In this piece of ideological obsession the government does set the current minimum wage at $12.75 an hour. But that is all it does. What it really wants, and what it knows will happen, is for the real value of the minimum wage to fall over time. Let me explain that point. The government has said that this new Fair Pay Commission is not scheduled to bring down a decision on the minimum wage until spring of 2006. The last decision on the minimum wage, which was a $17-a-week increase, was in June 2005. That means that the minimum wage will be frozen for 15 months. In the meantime the price of petrol is going through the roof, the price of child care has been rising sharply, the price of health care has been rising too and today the Reserve Bank has warned that inflation at three per cent is at the upper band of the range of acceptability.

So we have the Reserve Bank confirming that we are confronting higher inflation than we have experienced in the past, and we have a minimum wage freeze for 15 months. That means one thing and one thing only: the real value of the minimum wage will fall over the coming 15 months. That is just as the government wants it. That is why it has established the Fair Pay Commission. The Reserve Bank today has also raised the prospect that if high petrol prices persist and if further price rises occur then it may increase interest rates. So we will have Australia’s most vulnerable workers facing a 15-month wage freeze, higher than usual inflation and the prospect of interest rate rises—and this is just the way the government wants it.

In my state of Queensland, the situation is even worse because Queensland has a bigger share of vulnerable, low-paid workers than do most other states. The average weekly earnings of all employees in Queensland—$740 per week—are almost $53 a week lower than the national average. Lower paid Queenslanders will be the big losers from the government’s policy of a 15-month freeze in the minimum wage, rising fuel, health and child-care costs and a possible interest rate rise.

My electorate of Rankin, which covers most of Logan City, is especially vulnerable because there are so many low-income earners in Logan City. That is one of the reasons why I am so vehemently opposed to this legislation.

If vulnerable working Australians want to get together and improve their bargaining position by bargaining collectively, their position is undermined by this legislation because the third instruction given by the Prime Minister to the 11 law firms that drafted this legislation was to make collective bargaining very difficult, if not impossible.

We know that the government does not want wage outcomes to be based on bargaining strength. We know that the government wants to take away the capacity of unions to effectively represent their members. It is doing that through very nasty right-of-entry provisions, about which there has been inadequate debate so far. This government does not like collective bargaining, and it does not want unions effectively representing the working people of this country.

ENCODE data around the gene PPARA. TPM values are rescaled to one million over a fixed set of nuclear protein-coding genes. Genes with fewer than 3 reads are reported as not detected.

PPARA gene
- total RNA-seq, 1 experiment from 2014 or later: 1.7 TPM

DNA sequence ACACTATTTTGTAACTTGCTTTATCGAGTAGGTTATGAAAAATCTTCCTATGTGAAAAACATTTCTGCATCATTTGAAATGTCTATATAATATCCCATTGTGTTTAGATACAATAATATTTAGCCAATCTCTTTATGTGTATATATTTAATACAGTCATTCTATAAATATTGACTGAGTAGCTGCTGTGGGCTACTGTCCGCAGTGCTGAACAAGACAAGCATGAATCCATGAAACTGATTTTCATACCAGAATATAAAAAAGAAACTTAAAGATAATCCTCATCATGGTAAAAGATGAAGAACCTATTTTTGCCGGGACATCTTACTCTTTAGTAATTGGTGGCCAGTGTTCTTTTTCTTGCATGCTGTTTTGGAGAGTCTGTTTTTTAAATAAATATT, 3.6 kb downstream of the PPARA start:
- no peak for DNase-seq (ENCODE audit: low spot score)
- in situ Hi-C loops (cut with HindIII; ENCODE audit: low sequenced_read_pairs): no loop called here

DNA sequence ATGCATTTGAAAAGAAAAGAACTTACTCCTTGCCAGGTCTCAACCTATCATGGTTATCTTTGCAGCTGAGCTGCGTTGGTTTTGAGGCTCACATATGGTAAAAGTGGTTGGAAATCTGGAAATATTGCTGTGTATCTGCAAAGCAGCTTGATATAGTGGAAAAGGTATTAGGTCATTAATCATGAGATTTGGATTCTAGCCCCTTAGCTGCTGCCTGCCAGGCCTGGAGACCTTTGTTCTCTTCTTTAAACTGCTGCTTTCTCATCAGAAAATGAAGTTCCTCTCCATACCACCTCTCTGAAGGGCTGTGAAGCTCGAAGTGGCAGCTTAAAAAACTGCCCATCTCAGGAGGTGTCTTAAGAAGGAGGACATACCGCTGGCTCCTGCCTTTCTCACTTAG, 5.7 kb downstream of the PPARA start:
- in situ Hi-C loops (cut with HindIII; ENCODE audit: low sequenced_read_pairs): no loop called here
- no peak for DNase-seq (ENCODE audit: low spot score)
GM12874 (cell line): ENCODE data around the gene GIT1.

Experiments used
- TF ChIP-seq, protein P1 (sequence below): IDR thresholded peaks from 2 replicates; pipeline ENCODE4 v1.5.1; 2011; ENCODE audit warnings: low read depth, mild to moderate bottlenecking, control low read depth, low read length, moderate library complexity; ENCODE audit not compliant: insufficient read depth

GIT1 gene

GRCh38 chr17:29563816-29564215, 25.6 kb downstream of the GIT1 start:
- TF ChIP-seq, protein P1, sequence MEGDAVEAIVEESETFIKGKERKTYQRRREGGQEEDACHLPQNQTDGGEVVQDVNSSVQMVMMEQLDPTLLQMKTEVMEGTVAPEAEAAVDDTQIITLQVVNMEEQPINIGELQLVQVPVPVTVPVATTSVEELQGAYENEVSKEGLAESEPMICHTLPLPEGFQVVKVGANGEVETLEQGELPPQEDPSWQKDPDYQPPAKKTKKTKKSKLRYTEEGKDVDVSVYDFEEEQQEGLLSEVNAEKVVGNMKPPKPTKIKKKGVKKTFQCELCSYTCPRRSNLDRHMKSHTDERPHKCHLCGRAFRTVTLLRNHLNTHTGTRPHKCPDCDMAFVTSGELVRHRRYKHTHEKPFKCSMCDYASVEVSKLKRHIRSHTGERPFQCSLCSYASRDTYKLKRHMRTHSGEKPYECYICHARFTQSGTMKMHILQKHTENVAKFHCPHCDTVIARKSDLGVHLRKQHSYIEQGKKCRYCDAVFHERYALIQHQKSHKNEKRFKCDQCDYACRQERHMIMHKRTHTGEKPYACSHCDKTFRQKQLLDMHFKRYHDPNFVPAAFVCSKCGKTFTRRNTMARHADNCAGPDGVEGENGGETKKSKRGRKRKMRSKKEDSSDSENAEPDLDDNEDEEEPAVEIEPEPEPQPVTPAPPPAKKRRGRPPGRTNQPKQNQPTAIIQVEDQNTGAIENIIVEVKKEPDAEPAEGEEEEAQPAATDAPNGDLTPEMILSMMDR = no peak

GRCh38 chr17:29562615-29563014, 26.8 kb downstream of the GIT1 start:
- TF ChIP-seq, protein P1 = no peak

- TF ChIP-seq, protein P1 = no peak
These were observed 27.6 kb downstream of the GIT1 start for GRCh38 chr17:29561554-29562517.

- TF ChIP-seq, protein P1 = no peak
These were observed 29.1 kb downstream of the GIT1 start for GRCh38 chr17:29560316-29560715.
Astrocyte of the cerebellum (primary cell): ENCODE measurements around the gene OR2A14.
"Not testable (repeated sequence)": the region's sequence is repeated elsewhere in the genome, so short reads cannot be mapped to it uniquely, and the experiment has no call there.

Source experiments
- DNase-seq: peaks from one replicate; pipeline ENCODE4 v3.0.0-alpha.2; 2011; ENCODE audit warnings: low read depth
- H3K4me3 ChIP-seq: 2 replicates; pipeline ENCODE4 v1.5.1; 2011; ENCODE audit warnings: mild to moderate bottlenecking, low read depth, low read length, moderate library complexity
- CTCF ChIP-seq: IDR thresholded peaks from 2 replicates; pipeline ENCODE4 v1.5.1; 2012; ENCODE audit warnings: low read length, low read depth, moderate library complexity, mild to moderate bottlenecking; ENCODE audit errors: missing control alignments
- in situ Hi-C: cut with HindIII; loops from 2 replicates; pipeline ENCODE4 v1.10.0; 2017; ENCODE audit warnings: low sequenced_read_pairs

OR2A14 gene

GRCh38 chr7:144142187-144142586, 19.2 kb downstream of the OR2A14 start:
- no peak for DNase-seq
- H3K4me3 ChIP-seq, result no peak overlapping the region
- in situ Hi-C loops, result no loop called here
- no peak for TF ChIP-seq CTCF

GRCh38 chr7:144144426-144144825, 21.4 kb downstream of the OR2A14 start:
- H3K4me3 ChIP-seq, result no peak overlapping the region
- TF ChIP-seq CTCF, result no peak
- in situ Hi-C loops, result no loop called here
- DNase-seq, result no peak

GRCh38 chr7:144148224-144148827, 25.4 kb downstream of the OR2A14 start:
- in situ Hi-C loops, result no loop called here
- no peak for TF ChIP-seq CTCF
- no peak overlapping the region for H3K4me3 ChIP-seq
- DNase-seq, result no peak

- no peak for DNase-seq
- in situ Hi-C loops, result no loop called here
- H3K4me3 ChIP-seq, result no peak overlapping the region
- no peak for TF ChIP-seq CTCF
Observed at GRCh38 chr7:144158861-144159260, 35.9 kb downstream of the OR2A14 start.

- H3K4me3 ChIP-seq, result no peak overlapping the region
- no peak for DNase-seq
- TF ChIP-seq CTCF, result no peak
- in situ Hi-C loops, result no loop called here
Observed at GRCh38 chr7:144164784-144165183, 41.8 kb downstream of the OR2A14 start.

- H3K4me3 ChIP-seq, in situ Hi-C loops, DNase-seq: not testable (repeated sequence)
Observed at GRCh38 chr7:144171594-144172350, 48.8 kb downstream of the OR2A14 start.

We hear so much out of the ‘ministry of truth’ on the government side. When the Minister for Health and Ageing was the Minister for Employment and Workplace Relations, he was talking to a Vietnamese worker who was standing in line after having been locked out in the Morris McMahon dispute. The Vietnamese worker said, ‘We just want to be able to have a collective agreement,’ and the then minister for workplace relations very cleverly—very trickily—said, ‘You have every right to ask for a collective agreement.’ They do have a right to ask for a collective agreement, but the employer has a right under the legislation to veto it—to say no. Sometime later, when the present Minister for Employment and Workplace Relations was talking about the wisdom of the government changing the Trade Practices Act, which Labor supported, to allow small businesses to bargain collectively in supplying larger businesses, I asked him, ‘Why don’t you extend that same right to working people?’ The minister for workplace relations said, ‘They already have an automatic right to bargain collectively.’ Untrue, untrue, untrue.

It has been repeated even more recently. A spokesman for the Minister for Employment and Workplace Relations, Kevin Andrews, said:

Collective bargaining has always been protected and will remain so in the future.

Untrue, untrue, untrue. That is straight out of the ministry of truth.

The fourth instruction of this government was to remove protection for working Australians from being unfairly dismissed. It has done that for businesses with fewer than 100 employees and, through a very clever device relating to operational requirements, it effectively has done so for businesses with more than 100 employees.

Having a bit of economics training, I thought that there was some responsibility on my part to try to understand whether there are any economic arguments in favour of the government’s legislation. Mr Deputy Speaker Causley, you probably expect me to conclude that there are no economic arguments in favour of this legislation, and you probably would not place very heavy weight on my word in that respect, because you might think I am slightly biased as a Labor member of parliament. So I have drawn on some independent advice from highly trained, traditional, orthodox, market based economists. I refer to Professor Mark Wooden, who has long been an advocate and a supporter of the government’s deregulation of the labour market, and to Saul Eslake, Chief Economist, ANZ Banking Group. I will refer to some of the statements made by Mark Wooden. It is clear that he is a fan of collective bargaining and a fan of collective agreements. He said: